Who are the diamonds in the rough in the 2019 NBA draft?

Jaime C. Harris | 6/20/2019, 12:02 p.m.
Few basketball fans, even those that are close followers of the sport, knew the name Pascal Siakam when he was ...
Mfiondu Kabengele

Few basketball fans, even those that are close followers of the sport, knew the name Pascal Siakam when he was selected by the Toronto Raptors out of New Mexico State late in the first round with the 27th pick in the 2016 NBA draft.

A year later, the 6-9 Siakam had yet to make a significant impact with the team but showed promise as he carried the Raptors 905, the franchise’s NBA Developmental League affiliate, to the D-League—renamed the G-League—title, earning Finals MVP honors. After averaging 7.3 points and 4.5 rebounds and appearing in 81 of the Raptors’ 82 regular season games in the 2017-18 season, Siakam blossomed this past season.

The 25-year-old native of Cameroon became one of the bright young players in the game and an indispensable component of the Raptors’ championship squad. He may now be one of the primary factors in Kawhi Leonard’s decision whether to remain with the team or sign a free-agent deal elsewhere. Leonard doesn’t have to seek to unite with another elite running mate as Siakam is on the cusp of stardom.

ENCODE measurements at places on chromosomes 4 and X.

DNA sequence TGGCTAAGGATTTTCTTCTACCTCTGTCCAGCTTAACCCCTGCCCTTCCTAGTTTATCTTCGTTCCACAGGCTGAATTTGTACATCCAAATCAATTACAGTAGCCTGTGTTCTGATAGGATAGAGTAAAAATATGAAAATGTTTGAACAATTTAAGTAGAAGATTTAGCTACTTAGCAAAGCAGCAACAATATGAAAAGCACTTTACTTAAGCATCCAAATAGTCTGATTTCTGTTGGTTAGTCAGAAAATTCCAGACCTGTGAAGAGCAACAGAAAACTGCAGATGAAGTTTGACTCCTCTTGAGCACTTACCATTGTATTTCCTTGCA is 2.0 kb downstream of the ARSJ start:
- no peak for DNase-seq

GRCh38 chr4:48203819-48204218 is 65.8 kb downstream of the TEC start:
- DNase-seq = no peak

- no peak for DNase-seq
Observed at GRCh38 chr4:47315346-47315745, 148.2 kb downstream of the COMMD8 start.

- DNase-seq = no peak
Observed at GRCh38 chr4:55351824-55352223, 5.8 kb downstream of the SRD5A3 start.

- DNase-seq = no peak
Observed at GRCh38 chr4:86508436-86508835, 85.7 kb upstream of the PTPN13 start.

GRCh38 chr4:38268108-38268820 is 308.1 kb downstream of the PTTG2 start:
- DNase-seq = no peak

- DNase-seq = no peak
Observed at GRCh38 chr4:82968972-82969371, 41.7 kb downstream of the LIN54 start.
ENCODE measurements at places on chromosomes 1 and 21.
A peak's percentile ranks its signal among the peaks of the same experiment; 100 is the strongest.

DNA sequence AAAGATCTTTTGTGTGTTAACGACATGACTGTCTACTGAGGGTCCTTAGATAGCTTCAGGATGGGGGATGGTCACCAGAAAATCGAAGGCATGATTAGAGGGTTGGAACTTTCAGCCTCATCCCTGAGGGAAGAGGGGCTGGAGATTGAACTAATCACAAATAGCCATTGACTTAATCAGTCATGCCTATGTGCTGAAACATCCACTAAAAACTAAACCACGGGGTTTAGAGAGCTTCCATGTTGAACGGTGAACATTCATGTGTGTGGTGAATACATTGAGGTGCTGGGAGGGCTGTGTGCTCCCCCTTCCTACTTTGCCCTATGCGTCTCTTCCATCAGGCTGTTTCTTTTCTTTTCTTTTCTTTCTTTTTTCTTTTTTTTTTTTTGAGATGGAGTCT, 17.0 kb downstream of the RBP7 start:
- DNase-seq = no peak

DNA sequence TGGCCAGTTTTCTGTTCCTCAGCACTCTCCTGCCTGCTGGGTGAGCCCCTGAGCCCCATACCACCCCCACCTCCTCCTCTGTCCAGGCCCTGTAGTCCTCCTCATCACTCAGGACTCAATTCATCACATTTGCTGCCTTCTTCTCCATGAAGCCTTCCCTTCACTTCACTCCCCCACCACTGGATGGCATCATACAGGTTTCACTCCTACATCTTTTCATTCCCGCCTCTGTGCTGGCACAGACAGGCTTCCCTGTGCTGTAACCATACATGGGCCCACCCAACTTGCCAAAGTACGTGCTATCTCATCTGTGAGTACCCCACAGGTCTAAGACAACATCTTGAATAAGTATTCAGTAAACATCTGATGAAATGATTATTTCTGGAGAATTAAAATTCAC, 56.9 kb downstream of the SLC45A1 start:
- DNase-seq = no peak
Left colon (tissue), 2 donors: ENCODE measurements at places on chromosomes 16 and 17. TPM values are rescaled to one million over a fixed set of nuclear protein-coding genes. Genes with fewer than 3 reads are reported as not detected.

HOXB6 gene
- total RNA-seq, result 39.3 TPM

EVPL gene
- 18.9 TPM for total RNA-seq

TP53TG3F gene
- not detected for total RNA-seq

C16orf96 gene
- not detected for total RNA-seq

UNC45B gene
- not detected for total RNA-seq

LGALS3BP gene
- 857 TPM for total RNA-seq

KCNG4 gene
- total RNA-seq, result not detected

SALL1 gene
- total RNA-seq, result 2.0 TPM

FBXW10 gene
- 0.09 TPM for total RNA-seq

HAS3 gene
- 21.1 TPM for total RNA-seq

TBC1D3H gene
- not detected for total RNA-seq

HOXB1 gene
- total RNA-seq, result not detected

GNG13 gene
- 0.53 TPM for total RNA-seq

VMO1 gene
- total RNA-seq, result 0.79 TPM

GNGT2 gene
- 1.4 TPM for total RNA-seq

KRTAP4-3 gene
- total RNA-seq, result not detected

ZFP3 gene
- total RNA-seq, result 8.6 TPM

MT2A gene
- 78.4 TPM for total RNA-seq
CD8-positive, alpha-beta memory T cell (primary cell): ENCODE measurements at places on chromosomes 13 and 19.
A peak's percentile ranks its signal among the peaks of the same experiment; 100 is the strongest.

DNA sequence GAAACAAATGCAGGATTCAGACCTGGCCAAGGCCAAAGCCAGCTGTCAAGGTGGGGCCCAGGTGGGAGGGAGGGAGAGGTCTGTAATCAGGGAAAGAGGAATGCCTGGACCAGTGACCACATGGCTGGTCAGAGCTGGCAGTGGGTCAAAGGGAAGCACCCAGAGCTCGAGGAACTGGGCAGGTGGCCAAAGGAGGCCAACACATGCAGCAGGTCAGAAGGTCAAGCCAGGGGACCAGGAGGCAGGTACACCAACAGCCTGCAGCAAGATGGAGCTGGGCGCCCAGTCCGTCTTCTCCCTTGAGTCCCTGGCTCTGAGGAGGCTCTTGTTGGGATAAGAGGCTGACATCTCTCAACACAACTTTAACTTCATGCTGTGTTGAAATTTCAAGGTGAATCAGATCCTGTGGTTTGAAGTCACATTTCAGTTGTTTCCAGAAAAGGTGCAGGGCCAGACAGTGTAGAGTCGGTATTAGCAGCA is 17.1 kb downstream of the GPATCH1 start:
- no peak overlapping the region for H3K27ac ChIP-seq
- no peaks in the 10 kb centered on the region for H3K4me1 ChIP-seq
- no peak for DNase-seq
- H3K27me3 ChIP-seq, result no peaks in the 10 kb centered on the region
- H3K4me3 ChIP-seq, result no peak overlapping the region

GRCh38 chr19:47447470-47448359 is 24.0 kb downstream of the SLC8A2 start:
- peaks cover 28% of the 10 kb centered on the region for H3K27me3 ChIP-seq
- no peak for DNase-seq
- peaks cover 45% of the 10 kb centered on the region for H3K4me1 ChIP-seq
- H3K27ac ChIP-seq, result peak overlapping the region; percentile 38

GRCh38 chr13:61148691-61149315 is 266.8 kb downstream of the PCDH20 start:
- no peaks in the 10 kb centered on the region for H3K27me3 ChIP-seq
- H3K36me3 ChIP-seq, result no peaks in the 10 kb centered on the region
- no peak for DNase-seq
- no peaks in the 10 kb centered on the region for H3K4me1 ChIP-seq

Those drafted ahead of Siakam in 2016 who have already been deemed busts or fringe NBA players by a plurality of fans and league personnel executives alike include Dragan Bender (No. 4), Marqueses Chriss (No. 8) and Malachi Richardson (No. 22). Malcolm Brogdon, a second round pick of the Milwaiukee Bucks at No. 36, went on to win the Rookie of the Year award.

Siakam and Brogdon affirm the draft is an inexact science. Significant resources are poured into scouting, working out, interviewing and evaluting potential draft picks yet year after year most teams miss on their high draft picks. But there are always diamonds in the rough like Siakam and Brogdon.

Some of the players whose names will be called tonight at the NBA draft at the Barclays Center in Brooklyn that are not expected to be high picks but could excel at the next level are USC’s Kevin Porter, Gonzaga’s Brandon Clarke, Harlem native and University of Virginia product Ty Jerome, Purdue’s Carsen Edwards and Florida State’s Mfiondu Kabengele.